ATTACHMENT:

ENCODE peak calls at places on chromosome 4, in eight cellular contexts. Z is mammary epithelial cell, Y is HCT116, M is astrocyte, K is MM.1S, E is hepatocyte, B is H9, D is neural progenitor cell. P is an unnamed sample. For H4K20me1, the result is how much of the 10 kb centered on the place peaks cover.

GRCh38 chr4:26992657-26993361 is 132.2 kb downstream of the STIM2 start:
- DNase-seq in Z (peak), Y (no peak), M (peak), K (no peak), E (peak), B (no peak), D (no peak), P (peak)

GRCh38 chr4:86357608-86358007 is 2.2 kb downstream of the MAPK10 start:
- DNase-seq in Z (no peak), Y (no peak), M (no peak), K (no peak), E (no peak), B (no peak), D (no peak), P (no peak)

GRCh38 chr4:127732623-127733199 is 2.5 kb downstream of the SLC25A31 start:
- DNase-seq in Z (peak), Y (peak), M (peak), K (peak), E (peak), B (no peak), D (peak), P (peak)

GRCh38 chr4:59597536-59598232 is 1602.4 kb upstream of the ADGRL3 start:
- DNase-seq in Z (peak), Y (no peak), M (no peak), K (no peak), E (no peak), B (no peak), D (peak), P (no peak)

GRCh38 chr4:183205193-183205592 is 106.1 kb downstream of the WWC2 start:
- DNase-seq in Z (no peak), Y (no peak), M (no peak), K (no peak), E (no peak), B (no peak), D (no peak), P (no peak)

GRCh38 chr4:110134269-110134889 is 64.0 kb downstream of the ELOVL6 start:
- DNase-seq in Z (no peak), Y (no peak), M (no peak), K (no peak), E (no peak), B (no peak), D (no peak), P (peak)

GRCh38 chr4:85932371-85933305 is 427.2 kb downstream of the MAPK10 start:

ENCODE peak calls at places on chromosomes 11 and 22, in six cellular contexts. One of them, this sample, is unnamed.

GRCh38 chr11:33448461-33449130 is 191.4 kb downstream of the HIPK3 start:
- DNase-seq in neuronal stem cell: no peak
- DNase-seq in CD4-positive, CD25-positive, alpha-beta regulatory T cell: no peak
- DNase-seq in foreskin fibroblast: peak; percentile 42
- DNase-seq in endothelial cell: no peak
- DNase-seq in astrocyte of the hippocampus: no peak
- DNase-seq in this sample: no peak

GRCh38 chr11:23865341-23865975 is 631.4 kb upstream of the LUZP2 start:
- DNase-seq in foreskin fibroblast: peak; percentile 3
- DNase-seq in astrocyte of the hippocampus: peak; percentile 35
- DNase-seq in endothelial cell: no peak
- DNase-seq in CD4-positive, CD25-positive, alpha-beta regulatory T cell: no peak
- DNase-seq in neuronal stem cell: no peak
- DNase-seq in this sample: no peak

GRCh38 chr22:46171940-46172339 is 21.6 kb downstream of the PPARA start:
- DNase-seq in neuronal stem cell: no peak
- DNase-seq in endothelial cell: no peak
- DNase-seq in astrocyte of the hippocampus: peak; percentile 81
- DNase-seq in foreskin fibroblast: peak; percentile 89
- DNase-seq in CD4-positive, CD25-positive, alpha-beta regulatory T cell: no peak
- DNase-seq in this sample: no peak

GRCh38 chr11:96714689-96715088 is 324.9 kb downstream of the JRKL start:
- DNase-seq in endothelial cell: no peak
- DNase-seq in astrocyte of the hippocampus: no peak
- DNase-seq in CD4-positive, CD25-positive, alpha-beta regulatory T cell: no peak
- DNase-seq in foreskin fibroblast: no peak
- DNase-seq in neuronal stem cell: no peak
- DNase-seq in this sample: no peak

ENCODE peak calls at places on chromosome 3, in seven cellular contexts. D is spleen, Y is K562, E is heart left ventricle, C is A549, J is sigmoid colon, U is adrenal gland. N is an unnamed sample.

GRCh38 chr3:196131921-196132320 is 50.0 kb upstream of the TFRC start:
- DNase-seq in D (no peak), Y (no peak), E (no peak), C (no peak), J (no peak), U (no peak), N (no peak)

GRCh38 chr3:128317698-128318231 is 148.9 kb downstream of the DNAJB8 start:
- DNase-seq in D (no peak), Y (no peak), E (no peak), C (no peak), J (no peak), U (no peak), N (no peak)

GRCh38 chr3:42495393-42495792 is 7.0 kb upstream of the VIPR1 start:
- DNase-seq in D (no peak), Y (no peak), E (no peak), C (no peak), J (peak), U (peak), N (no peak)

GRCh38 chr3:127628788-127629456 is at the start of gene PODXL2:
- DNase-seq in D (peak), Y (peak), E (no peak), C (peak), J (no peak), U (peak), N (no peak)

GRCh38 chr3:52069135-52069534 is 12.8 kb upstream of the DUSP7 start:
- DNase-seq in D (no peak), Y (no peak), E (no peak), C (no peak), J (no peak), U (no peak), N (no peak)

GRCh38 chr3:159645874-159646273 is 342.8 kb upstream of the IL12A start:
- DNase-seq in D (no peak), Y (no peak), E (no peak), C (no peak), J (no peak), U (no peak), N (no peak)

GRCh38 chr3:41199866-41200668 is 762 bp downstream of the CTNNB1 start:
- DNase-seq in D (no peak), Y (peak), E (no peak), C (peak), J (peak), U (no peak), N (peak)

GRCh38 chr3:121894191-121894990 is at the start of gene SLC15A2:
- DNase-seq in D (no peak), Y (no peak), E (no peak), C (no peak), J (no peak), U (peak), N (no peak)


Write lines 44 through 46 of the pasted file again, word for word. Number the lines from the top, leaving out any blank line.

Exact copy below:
ENCODE peak calls at places on chromosome 3, in seven cellular contexts. D is spleen, Y is K562, E is heart left ventricle, C is A549, J is sigmoid colon, U is adrenal gland. N is an unnamed sample.

GRCh38 chr3:196131921-196132320 is 50.0 kb upstream of the TFRC start:
- DNase-seq in D (no peak), Y (no peak), E (no peak), C (no peak), J (no peak), U (no peak), N (no peak)